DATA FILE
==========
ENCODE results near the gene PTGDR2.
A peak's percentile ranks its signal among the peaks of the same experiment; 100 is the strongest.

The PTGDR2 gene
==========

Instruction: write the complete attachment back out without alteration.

ENCODE results near the gene PTGDR2.
A peak's percentile ranks its signal among the peaks of the same experiment; 100 is the strongest.

The PTGDR2 gene